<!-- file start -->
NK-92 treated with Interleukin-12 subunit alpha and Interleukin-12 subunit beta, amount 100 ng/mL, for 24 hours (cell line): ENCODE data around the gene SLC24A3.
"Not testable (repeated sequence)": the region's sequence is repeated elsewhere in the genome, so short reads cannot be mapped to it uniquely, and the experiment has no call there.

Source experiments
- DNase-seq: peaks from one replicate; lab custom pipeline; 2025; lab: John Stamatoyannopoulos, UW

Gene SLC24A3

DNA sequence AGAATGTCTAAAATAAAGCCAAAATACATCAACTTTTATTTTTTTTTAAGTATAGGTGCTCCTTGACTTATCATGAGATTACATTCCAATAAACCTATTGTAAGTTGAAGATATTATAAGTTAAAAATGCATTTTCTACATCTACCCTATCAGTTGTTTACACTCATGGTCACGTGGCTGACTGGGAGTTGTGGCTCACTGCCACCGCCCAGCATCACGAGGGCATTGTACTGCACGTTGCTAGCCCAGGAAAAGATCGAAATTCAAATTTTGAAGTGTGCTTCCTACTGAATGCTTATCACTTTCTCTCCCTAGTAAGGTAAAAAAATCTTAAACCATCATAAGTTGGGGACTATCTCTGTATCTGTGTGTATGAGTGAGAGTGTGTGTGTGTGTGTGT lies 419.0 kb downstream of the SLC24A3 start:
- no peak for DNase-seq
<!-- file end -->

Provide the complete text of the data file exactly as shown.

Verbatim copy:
NK-92 treated with Interleukin-12 subunit alpha and Interleukin-12 subunit beta, amount 100 ng/mL, for 24 hours (cell line): ENCODE data around the gene SLC24A3.
"Not testable (repeated sequence)": the region's sequence is repeated elsewhere in the genome, so short reads cannot be mapped to it uniquely, and the experiment has no call there.

Source experiments
- DNase-seq: peaks from one replicate; lab custom pipeline; 2025; lab: John Stamatoyannopoulos, UW

Gene SLC24A3

DNA sequence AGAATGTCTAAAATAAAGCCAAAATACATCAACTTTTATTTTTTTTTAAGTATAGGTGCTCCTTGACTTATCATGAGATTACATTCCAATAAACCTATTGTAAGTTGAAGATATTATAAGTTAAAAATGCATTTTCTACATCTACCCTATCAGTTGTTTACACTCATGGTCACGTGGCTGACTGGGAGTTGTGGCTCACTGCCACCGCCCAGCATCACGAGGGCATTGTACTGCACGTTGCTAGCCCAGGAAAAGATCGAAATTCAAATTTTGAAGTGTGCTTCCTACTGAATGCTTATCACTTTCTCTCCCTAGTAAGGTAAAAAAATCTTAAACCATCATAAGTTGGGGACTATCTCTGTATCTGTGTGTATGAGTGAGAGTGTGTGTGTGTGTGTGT lies 419.0 kb downstream of the SLC24A3 start:
- no peak for DNase-seq